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Sandra Oh says going from a mainstream network television show to a very personal, heartfelt, animated feature has been quite a change.

Rachel Idzerda/The Globe and Mail

This fall, Grey's Anatomy began its 11th season without the amazing and often ornery Dr. Cristina Yang, an ambitious heart surgeon played by the also ambitious (and not at all ornery) Sandra Oh. Since departing from mainstream TV, the Canadian actor has returned to her roots in the indie film world. Her latest project, Window Horses – an animated movie about a young Chinese-Iranian poet – is currently soliciting support on the crowdsourcing website Indiegogo. Here, Oh shares some of the secrets to her success, including why it was time to leave Seattle Grace for good.

Life is a leisurely jog

The best advice I've ever gotten came from Mike Tollin who was one of the producers on Arliss. I was in his office one day and he said to me, "you know, it's not a sprint, it's a marathon." I know that's a cliché that we've all heard before, but this was a case of the right advice at the right time. I was [in] my early 20s and I think in some ways your 20s are all about sprinting: you're full of energy, you're full of will and you just want to do everything right away. What you learn is that as people say life is short, life is also long. I was on Grey's Anatomy for 10 years. That is not a sprint! You have to know your stride, you have to learn how to breathe and not to just use everything you've got all at once. It's a mentality shift that has been so important for me.

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You're never too successful to go back to basics

To go from a mainstream network television show to a very personal, heartfelt, animated feature has been quite a change. My producing partner Ann Marie Fleming and I have really been thrown into the deep end: We're learning as we're moving, we don't necessarily know what's next and I'm loving it. We're part of so many of the nuts and bolts of putting this project together. I feel like I've come back to my roots. Not only being here in Canada, but also going back to the independent world. It's strange – I don't identify myself as a television actress although I've been on TV for 17 years. I still think of myself as the person who has just got out of theatre school, working in independent Canadian film and excited about TIFF. We're raising funds in a completely independent way. It's creative freedom. At this stage of my career I want to tell stories to an audience that may have never seen themselves on film otherwise. I have two young, mixed-race nieces, and I love that the heroine of Window Horses is Chinese-Persian.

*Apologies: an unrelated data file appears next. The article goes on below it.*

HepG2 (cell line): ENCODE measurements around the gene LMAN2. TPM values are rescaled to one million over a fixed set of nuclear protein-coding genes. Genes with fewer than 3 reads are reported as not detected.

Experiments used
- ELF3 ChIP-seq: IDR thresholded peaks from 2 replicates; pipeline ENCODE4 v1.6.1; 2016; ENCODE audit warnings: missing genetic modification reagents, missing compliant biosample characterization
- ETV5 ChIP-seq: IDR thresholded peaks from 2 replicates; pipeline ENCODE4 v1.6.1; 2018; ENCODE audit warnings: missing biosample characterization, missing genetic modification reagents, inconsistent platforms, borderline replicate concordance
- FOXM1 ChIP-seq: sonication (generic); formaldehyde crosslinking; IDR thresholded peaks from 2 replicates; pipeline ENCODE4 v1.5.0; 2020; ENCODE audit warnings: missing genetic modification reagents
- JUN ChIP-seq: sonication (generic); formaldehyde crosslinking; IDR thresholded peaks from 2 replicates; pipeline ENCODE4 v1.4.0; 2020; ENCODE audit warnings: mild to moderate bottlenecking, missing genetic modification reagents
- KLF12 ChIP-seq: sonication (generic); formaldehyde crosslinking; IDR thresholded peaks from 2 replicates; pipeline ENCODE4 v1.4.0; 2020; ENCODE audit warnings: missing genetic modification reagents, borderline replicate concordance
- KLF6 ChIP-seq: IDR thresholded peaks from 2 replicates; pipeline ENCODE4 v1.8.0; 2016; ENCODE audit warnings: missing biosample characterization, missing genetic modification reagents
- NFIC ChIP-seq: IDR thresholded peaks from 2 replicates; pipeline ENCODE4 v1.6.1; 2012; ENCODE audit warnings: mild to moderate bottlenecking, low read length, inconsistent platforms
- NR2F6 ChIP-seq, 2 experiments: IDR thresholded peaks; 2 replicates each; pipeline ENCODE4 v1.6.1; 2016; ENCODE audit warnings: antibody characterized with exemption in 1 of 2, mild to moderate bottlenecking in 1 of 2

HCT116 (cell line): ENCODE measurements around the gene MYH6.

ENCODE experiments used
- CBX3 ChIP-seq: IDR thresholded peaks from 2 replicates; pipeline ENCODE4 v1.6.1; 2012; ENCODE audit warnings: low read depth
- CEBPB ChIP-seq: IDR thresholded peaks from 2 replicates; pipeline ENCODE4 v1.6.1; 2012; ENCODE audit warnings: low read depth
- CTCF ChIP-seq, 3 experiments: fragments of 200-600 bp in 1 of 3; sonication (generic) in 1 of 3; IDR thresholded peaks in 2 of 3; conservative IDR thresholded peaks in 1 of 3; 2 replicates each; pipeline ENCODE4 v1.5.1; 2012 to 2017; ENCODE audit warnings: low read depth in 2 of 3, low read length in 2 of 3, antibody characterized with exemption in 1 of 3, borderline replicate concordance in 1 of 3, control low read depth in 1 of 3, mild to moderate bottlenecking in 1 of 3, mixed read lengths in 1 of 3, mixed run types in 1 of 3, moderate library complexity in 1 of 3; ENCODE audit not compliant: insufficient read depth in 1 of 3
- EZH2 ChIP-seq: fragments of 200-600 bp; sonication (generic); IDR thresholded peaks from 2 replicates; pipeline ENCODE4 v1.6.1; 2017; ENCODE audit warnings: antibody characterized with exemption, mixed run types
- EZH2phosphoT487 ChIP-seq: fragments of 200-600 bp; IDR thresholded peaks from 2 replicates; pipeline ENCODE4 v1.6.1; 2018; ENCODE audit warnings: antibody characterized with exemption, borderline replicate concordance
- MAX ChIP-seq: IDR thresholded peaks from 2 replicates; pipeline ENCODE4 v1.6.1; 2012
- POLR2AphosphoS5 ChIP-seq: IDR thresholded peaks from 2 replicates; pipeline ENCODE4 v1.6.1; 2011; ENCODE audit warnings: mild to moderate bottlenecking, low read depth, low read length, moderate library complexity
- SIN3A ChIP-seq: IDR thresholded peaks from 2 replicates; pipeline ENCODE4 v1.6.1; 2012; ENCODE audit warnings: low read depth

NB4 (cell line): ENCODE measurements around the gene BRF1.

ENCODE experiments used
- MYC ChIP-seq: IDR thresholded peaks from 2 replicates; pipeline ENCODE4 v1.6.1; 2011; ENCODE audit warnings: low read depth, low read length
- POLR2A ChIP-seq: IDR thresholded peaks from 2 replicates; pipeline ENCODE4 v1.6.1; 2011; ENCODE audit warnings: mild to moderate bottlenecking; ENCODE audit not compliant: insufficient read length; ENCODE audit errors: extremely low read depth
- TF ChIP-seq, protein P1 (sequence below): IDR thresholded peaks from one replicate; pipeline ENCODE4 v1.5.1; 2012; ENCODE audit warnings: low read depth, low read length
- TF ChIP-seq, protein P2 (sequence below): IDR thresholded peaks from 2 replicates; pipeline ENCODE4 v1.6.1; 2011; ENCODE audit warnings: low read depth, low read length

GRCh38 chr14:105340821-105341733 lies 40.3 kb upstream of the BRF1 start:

When it's time to go – you know

Mostly my decision to leave Grey's Anatomy came from a creative place: I felt that I had done my job and I felt I had taken it as far as I could possibly take it. It was such a gift to fully explore a character and a human being for 10 years, and then I reached a point where I realized I was done, she was done. I was incredibly proud of the character and the decisions she made that aren't necessarily what we're used to seeing in terms of how women are portrayed in entertainment [Cristina Yang had an abortion and chose her career over her relationship]. I think Yang's storylines struck a chord and gave women an example of someone who was making decisions from a completely individual place, and not because of societal pressure. I feel like it was good and important for people to examine that. Do people really believe that the only way to be fulfilled as a woman is to be in a partnership with a man and to have a family?

Just be quiet

I sit, I meditate. It is just so essential. I strive to do it every day – there are two sitting groups that I attend weekly and I also do it on my own, sometimes for just a couple of minutes and sometimes for almost an hour. I really do believe that the North American way of living involves a level of stress that is kind of indefinable. When I discovered meditation I was looking for a way to combat stress and now it has become a huge part of my career process as well. It's not always easy, and I still struggle with really clearing my head and just being. Sitting with other people is a wonderful experience.

Nice guys finish firstThere's this idea that you can't be kind and successful, or that achieving success gives a free pass to being an asshole. I'm not saying you don't see that, especially in Hollywood, but in my experience the most effective leaders are good people too. Being rude or difficult is not necessary. Chandra Wilson [who plays Dr. Bailey on Grey's] is someone I admire tremendously: She's a mom of three, a full-time actress, a successful director. She will probably take over the world one day, and still she is deeply kind and compassionate and from there she elicits respect.

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This interview has been condensed and edited by Courtney Shea.

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